The DASH Diet Is The Most Heart-Healthy Diet You've Never Heard Of
The Mediterranean diet gets all the fanfare. Meanwhile, this underrated, heart-healthy diet might be the healthiest there is.
Looking for the perfect diet for heart health? You’ve probably tried the Mediterranean diet or maybe tried to go vegetarian, considered Paleo or Keto, or just decreased your salt intake and added more veggies to your meal plan. Although all of these are great options for a healthier lifestyle, one diet tops them all — and chances are you have never heard of it.
According to a new American Heart Association (AHA) statement, the DASH diet, which stands for Dietary Approaches to Stop Hypertension, leaves all the other lifestyle diets in the dust when it comes to improving heart health.
The DASH diet emphasizes fruits, vegetables, nuts, healthy fats, whole grains, and small amounts of fish and chicken, along with some low- or nonfat dairy.
The American Heart Association tested a number of popular diets and ranked them according to how well they adhered to AHA dietary guidelines: lots of non-starchy veggies, legumes, fruits, and whole grains, and low in sodium, added sugar, certain oils, alcohol, and processed foods. The DASH diet was the only diet that scored a 100.
“The DASH Diet is a great choice because it is proven to help those with a history of heart disease or people with diabetes, but it is really a diet plan for everyone because it is easy to follow, and it can work for anyone in the family,” said Dr. Catherine Champagne, a professor and registered dietitian nutritionist at Pennington Biomedical, the organization that developed the DASH diet in the 1990s.
The purpose of the AHA statement was to help inform consumers about the glut of dietary misinformation available online and help them make more heart-healthy diet decisions. They found that some of the most popular diet trends are among the most heart unhealthy.
“The number of different, popular dietary patterns has proliferated in recent years, and the amount of misinformation about them on social media has reached critical levels,” said Christopher D. Gardner, the lead statement author and a professor of medicine at Stanford University.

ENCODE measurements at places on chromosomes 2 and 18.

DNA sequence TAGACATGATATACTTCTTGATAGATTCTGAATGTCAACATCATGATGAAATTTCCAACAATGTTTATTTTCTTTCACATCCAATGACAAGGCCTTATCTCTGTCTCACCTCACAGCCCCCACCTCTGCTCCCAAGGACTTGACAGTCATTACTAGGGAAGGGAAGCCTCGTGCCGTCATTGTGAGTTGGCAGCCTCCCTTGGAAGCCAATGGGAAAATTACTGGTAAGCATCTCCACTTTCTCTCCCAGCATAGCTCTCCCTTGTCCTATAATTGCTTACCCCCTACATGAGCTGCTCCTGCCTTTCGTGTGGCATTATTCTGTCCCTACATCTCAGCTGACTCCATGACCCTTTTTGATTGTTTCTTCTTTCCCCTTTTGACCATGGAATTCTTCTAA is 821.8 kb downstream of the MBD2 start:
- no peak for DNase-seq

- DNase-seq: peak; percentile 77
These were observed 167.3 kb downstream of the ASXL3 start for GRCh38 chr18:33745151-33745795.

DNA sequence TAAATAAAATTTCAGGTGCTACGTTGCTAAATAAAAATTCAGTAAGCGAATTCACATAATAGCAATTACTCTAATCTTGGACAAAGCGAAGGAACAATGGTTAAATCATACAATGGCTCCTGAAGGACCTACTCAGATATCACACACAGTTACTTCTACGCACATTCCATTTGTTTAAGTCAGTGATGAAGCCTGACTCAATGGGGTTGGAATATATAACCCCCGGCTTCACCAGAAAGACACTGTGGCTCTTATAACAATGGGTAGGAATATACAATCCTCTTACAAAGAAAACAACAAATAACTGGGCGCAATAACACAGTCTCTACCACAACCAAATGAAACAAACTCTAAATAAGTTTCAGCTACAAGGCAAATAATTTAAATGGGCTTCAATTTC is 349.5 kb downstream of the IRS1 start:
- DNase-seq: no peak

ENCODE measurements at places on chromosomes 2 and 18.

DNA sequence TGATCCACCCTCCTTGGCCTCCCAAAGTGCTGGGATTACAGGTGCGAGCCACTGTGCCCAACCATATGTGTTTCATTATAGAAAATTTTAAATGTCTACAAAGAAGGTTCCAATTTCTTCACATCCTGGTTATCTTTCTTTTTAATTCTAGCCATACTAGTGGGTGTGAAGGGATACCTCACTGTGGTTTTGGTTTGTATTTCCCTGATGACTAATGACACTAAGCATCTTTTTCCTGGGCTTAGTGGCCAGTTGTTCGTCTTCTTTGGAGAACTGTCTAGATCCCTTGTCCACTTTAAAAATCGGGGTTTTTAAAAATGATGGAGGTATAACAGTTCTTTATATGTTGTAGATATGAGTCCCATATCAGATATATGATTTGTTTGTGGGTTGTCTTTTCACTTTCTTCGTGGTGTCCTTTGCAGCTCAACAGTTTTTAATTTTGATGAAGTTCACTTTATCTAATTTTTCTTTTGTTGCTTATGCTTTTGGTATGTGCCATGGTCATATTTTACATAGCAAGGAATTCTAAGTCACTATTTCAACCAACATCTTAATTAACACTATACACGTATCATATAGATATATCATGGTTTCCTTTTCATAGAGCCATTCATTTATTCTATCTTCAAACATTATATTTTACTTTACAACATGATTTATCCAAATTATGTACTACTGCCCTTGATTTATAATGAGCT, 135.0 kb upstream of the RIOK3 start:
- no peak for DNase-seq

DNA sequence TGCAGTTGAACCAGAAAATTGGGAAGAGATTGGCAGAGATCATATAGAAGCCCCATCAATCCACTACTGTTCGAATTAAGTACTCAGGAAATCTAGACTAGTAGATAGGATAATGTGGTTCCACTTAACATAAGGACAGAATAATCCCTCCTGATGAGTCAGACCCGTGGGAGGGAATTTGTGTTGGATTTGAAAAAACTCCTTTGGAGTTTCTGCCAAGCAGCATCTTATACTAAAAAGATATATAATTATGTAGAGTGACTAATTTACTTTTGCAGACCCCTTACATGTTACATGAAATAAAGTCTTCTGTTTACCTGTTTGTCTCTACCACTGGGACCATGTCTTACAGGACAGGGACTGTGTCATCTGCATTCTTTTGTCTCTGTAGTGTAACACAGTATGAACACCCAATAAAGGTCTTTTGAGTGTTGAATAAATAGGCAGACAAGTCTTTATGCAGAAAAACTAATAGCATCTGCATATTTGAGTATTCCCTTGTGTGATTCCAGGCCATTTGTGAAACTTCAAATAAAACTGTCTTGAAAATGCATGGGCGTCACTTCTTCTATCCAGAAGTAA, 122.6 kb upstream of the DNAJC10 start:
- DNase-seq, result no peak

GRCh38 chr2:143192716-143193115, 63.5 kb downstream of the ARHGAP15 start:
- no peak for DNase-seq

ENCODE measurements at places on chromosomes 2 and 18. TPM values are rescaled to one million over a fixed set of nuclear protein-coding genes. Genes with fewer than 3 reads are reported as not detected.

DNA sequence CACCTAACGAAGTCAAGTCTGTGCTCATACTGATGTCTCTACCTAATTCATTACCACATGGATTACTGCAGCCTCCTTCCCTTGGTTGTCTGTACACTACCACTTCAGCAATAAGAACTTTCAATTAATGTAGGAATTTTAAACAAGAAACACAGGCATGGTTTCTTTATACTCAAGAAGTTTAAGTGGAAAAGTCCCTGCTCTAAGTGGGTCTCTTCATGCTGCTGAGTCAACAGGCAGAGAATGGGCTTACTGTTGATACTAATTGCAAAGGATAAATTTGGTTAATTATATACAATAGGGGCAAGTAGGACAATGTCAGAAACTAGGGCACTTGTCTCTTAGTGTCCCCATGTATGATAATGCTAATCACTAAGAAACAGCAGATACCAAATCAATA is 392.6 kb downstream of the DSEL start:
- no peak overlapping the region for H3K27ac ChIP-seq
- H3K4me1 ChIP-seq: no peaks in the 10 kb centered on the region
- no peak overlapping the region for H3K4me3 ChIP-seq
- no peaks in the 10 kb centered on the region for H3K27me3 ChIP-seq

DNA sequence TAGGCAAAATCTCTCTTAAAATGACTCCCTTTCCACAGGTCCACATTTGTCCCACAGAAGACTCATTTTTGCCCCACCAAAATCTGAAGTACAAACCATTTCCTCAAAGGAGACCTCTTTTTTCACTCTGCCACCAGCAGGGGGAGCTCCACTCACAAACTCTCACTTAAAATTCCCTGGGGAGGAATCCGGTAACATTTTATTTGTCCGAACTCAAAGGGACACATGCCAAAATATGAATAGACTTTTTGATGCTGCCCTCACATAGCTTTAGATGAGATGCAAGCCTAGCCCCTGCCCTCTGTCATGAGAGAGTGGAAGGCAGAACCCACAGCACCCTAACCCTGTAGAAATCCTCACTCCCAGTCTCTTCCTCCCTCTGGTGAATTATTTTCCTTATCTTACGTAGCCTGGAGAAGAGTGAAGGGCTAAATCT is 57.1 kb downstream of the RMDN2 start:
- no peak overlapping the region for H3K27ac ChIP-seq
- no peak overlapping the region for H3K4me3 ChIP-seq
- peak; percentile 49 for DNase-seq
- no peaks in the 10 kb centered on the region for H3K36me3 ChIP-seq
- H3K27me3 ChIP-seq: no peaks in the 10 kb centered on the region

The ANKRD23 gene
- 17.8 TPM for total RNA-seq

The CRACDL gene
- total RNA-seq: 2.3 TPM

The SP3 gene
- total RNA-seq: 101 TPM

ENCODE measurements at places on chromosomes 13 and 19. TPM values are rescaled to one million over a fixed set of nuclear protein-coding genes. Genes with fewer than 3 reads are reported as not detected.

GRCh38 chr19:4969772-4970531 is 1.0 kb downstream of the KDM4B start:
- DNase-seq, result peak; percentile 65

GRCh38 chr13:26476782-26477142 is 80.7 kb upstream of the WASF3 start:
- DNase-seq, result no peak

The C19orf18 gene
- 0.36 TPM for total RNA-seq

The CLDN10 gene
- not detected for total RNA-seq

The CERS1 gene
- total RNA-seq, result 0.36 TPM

“The public — and even many health care professionals — may rightfully be confused about heart-healthy eating, and they may feel that they don’t have the time or the training to evaluate the different diets. We hope this statement serves as a tool for clinicians and the public to understand which diets promote good cardiometabolic health.”
Here is the list of popular diets and their scores on the AHA screening.
- DASH: 100
- Pescatarian: 92
- Mediterranean: 89
- Vegetarian: 86
- Vegan: 78
- Low-fat: 78
- Very low fat: 72
- Low-carb: 64
- Paleo: 53
- Very low-carb/keto: 31
The study did not include commercial programs like Weight Watchers and Noom.
“If implemented as intended, the top-tier dietary patterns [DASH, pescatarian, Mediterranean, and vegetarian] align best with the American Heart Association’s guidance and may be adapted to respect cultural practices, food preferences, and budgets to enable people to always eat this way, for the long term,” the statement said.
Paleo and keto diets, often cited in certain communities as the gold standard for weight loss, veer widely from AHA dietary guidelines. These diets are high in fat and provide no restrictions for unhealthy saturated fats. They also eschew high-fiber fruits, vegetables, and legumes. All of these habits have been found to contribute to the development of cardiovascular disease.
The statement goes on to explain that systemic racism has played an important role in the superfluity of chronic cardiovascular disease in marginalized communities and recommends that high-level solutions should include equity in education and promote healthier options for culturally diverse diets and eating patterns.